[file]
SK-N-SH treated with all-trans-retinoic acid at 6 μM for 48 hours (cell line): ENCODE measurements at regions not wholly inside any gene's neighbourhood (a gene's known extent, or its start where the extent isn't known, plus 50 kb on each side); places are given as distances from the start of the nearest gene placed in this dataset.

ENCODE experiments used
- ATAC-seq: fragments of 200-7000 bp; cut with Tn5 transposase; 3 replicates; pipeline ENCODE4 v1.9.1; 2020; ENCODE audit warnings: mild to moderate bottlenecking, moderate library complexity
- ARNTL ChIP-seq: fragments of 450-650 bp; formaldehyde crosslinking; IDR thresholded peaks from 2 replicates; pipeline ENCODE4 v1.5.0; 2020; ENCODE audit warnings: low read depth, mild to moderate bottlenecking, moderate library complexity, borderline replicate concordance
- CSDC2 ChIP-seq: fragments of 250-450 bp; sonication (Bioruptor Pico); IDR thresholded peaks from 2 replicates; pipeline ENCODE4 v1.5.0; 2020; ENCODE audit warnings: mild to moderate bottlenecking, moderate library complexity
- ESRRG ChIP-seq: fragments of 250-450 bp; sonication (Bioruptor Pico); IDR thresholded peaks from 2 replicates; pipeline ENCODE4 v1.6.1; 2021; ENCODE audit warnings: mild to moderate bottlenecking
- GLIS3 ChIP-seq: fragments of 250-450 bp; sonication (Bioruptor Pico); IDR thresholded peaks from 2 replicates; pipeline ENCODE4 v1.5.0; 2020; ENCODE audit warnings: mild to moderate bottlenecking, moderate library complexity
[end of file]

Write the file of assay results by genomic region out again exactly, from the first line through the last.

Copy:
SK-N-SH treated with all-trans-retinoic acid at 6 μM for 48 hours (cell line): ENCODE measurements at regions not wholly inside any gene's neighbourhood (a gene's known extent, or its start where the extent isn't known, plus 50 kb on each side); places are given as distances from the start of the nearest gene placed in this dataset.

ENCODE experiments used
- ATAC-seq: fragments of 200-7000 bp; cut with Tn5 transposase; 3 replicates; pipeline ENCODE4 v1.9.1; 2020; ENCODE audit warnings: mild to moderate bottlenecking, moderate library complexity
- ARNTL ChIP-seq: fragments of 450-650 bp; formaldehyde crosslinking; IDR thresholded peaks from 2 replicates; pipeline ENCODE4 v1.5.0; 2020; ENCODE audit warnings: low read depth, mild to moderate bottlenecking, moderate library complexity, borderline replicate concordance
- CSDC2 ChIP-seq: fragments of 250-450 bp; sonication (Bioruptor Pico); IDR thresholded peaks from 2 replicates; pipeline ENCODE4 v1.5.0; 2020; ENCODE audit warnings: mild to moderate bottlenecking, moderate library complexity
- ESRRG ChIP-seq: fragments of 250-450 bp; sonication (Bioruptor Pico); IDR thresholded peaks from 2 replicates; pipeline ENCODE4 v1.6.1; 2021; ENCODE audit warnings: mild to moderate bottlenecking
- GLIS3 ChIP-seq: fragments of 250-450 bp; sonication (Bioruptor Pico); IDR thresholded peaks from 2 replicates; pipeline ENCODE4 v1.5.0; 2020; ENCODE audit warnings: mild to moderate bottlenecking, moderate library complexity